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Race, slavery and the national media

February 9, 2012

Seated portrait of Abraham Lincoln, Mathew Brady, 9 February 1864. Source: Wikipedia.

On this day in 1864, Mathew Brady (and/or representatives of his studio) took several seated photos of Abraham Lincoln, including the one posted here that was used for the president’s likeness on the old U.S. $5 bill.

That in itself is notable enough, but it also serves as an entry point to today’s post. A site called Toward Racial Equality: Harper’s Weekly Reports on Black America, 1857-1874, has assembled a remarkable archive of news articles, advertisements, images, broadsides, and political cartoons published in Harper’s in order to give, as the site says,”a true historical picture of the leading 19th century newspaper’s view of black Americans.”

All well and good, but what’s the connection to this image of Lincoln? Read below the cut to find out.

Browsing through this collection gives a fascinating glimpse into the contours of the national conversation over race and slavery across two tumultuous decades of the 19th century. Some other things of note:

  • An illustration of the execution of the slave trader Nathaniel Gordon in New York City, 21 February 1862. Gordon was the only person ever tried, convicted, and executed for engaging in the slave trade, which the U.S. had declared to be piracy (i.e., a capital crime) in 1820. Gordon’s ship was captured by a U.S. Navy vessel patrolling off Africa in 1860, and found to contain nearly 900 captured men, women and (mostly) children.
  • An illustration of an “instrument of torture used by slaveholders.” This famous image has been reprinted many times. The correspondent who sent the illustration and wrote a brief letter reprinted in the newspaper, notes that the slaveholder who used this tool is “awaiting the punishment due his crime; and if he does not receive it at an earthly tribunal he certainly will at the tribunal of an outraged conscience.”
  • A political cartoon showing two Union soldiers, one black and one white, and each with an amputated leg, shaking hands, with the caption “A Man Knows A Man.”

An 1865 broadside from Harper's, in which the text of the Emancipation Proclamation forms a picture of Lincoln based on a Brady studio portrait taken 9 February 1864.

And then there’s this striking broadside that depicts a portrait of Lincoln formed from the text of the Emancipation Proclamation. The image was based on one of the portraits taken 9 February 1864, about which Lincoln reportedly said:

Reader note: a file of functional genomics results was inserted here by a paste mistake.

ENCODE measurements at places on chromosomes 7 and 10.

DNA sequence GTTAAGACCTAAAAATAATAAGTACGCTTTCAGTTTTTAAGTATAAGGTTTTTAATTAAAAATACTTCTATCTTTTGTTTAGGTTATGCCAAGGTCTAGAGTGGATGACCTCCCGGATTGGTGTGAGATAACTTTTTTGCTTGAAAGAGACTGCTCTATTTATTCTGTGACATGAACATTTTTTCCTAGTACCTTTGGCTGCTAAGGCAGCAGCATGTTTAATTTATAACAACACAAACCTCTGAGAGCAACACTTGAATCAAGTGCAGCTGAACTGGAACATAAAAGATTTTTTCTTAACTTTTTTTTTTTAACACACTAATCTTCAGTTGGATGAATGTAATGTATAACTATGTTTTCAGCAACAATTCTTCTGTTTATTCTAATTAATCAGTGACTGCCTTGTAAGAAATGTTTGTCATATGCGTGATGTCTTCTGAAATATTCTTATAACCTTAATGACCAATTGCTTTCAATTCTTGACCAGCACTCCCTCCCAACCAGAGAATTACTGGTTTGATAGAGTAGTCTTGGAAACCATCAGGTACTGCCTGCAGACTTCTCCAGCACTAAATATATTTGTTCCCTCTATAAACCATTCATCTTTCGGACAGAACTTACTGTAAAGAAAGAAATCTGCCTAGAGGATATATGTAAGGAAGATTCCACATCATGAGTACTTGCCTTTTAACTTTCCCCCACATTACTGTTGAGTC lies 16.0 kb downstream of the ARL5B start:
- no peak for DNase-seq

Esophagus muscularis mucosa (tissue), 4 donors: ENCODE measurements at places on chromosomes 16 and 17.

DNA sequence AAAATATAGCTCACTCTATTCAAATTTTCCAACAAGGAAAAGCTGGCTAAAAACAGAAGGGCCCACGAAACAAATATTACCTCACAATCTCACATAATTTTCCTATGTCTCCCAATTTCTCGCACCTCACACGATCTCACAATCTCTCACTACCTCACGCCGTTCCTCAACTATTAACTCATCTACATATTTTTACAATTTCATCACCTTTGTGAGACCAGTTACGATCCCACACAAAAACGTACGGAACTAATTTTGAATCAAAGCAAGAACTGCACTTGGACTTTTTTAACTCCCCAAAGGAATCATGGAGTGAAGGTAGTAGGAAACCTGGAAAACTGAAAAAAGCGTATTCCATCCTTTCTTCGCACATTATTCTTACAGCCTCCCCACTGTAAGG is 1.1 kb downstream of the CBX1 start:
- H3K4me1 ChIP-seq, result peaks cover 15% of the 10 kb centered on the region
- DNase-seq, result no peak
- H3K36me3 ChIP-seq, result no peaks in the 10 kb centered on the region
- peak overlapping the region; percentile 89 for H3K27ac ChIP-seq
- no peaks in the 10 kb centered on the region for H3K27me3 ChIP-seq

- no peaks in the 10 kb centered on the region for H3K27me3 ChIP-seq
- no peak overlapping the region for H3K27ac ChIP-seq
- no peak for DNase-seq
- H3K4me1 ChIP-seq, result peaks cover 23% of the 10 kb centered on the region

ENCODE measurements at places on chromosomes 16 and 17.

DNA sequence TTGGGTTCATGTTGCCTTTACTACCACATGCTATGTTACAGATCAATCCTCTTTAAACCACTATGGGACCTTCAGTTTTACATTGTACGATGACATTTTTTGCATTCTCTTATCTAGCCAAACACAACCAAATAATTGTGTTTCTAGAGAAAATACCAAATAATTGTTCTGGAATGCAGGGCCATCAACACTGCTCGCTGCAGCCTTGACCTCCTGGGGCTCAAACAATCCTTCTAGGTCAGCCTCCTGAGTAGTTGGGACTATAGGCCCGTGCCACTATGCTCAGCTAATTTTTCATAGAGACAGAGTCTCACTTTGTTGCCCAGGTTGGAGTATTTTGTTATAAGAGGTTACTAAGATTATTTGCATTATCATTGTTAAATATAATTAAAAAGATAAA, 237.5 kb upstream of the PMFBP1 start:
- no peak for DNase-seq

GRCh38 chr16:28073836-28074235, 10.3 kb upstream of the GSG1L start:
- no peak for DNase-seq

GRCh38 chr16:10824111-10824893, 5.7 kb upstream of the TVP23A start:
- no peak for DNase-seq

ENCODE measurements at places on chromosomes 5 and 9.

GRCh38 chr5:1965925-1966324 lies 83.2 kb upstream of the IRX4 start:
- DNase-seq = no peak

“I don’t know that I have any favorite portrait of myself; but I have thought that if I looked like any of the likenesses of me that have been taken, I look most like that one.”

A common claim of those opposed to the Civil War, articulated by Confederates and Northern Democrats alike, is that the war wasn’t ever intended to free enslaved Africans. By my reading, the Harper’s illustrator was clearly striking against that line, or at least celebrating that outcome.

Now, Harper’s is interesting because it was one of, if not the first, truly nationwide newspaper. Launched in 1857, it circulated 120,000 copies a week to subscribers by the end of the decade, and claimed five readers per paper, for an estimated weekly readership of over a half-million people.  That’s at a time when 2,000 copies was considered a good newspaper circulation. By 1871, when it was taking on Boss Tweed’s New York machine, it grew to 300,000 subscribers.

Because of that mass circulation, though, Harper’s was editorially fairly conservative (some things never change, do they?) It didn’t want to alienate readers in the South, or Southern sympathizers in the North. The paper was not a firebreathing abolitionist organ, or known for radical stances on social issues. So it’s striking how much it devoted to issues of race and slavery. You can read its coverage as an indicator of the preoccupation of U.S. culture and politics with “the slavery question.”

All in all, this is a great collection of documents that shows the pulse of the nation at a time of great conflict and social change. Go through it chronologically, and you get a real sense of the contributors’ growing outrage toward racial inequality that’s even more striking when you consider the paper fancied itself as walking a fine, nonpartisan line. The lesson that perhaps there are some things too important, and too evil, to try to approach with “balance,” is one that today’s media might do well to consider.

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